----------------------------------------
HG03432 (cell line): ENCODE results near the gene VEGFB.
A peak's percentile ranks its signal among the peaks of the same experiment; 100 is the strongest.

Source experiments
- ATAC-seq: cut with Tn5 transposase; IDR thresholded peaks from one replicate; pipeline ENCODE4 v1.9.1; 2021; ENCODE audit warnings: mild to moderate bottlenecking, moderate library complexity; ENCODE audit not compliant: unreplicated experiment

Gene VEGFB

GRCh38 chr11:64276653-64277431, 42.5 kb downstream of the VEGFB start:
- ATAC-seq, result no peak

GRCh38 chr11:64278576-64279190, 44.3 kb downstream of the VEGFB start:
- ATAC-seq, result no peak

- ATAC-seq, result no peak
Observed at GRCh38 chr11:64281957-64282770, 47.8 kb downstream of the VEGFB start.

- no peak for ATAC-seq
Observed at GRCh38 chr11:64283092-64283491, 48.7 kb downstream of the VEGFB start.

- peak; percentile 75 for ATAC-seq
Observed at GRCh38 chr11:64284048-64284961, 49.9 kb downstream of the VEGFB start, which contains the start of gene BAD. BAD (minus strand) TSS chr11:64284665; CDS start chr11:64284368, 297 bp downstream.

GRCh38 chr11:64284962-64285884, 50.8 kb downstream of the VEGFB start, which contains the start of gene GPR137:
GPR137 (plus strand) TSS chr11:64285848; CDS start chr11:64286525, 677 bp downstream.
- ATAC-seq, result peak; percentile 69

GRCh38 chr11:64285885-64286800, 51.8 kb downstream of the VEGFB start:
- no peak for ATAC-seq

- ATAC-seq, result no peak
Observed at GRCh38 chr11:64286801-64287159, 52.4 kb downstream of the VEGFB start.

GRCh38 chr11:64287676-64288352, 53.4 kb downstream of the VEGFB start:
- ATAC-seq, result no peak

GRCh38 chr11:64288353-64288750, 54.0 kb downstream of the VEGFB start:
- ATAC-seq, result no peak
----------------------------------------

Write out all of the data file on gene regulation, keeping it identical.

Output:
HG03432 (cell line): ENCODE results near the gene VEGFB.
A peak's percentile ranks its signal among the peaks of the same experiment; 100 is the strongest.

Source experiments
- ATAC-seq: cut with Tn5 transposase; IDR thresholded peaks from one replicate; pipeline ENCODE4 v1.9.1; 2021; ENCODE audit warnings: mild to moderate bottlenecking, moderate library complexity; ENCODE audit not compliant: unreplicated experiment

Gene VEGFB

GRCh38 chr11:64276653-64277431, 42.5 kb downstream of the VEGFB start:
- ATAC-seq, result no peak

GRCh38 chr11:64278576-64279190, 44.3 kb downstream of the VEGFB start:
- ATAC-seq, result no peak

- ATAC-seq, result no peak
Observed at GRCh38 chr11:64281957-64282770, 47.8 kb downstream of the VEGFB start.

- no peak for ATAC-seq
Observed at GRCh38 chr11:64283092-64283491, 48.7 kb downstream of the VEGFB start.

- peak; percentile 75 for ATAC-seq
Observed at GRCh38 chr11:64284048-64284961, 49.9 kb downstream of the VEGFB start, which contains the start of gene BAD. BAD (minus strand) TSS chr11:64284665; CDS start chr11:64284368, 297 bp downstream.

GRCh38 chr11:64284962-64285884, 50.8 kb downstream of the VEGFB start, which contains the start of gene GPR137:
GPR137 (plus strand) TSS chr11:64285848; CDS start chr11:64286525, 677 bp downstream.
- ATAC-seq, result peak; percentile 69

GRCh38 chr11:64285885-64286800, 51.8 kb downstream of the VEGFB start:
- no peak for ATAC-seq

- ATAC-seq, result no peak
Observed at GRCh38 chr11:64286801-64287159, 52.4 kb downstream of the VEGFB start.

GRCh38 chr11:64287676-64288352, 53.4 kb downstream of the VEGFB start:
- ATAC-seq, result no peak

GRCh38 chr11:64288353-64288750, 54.0 kb downstream of the VEGFB start:
- ATAC-seq, result no peak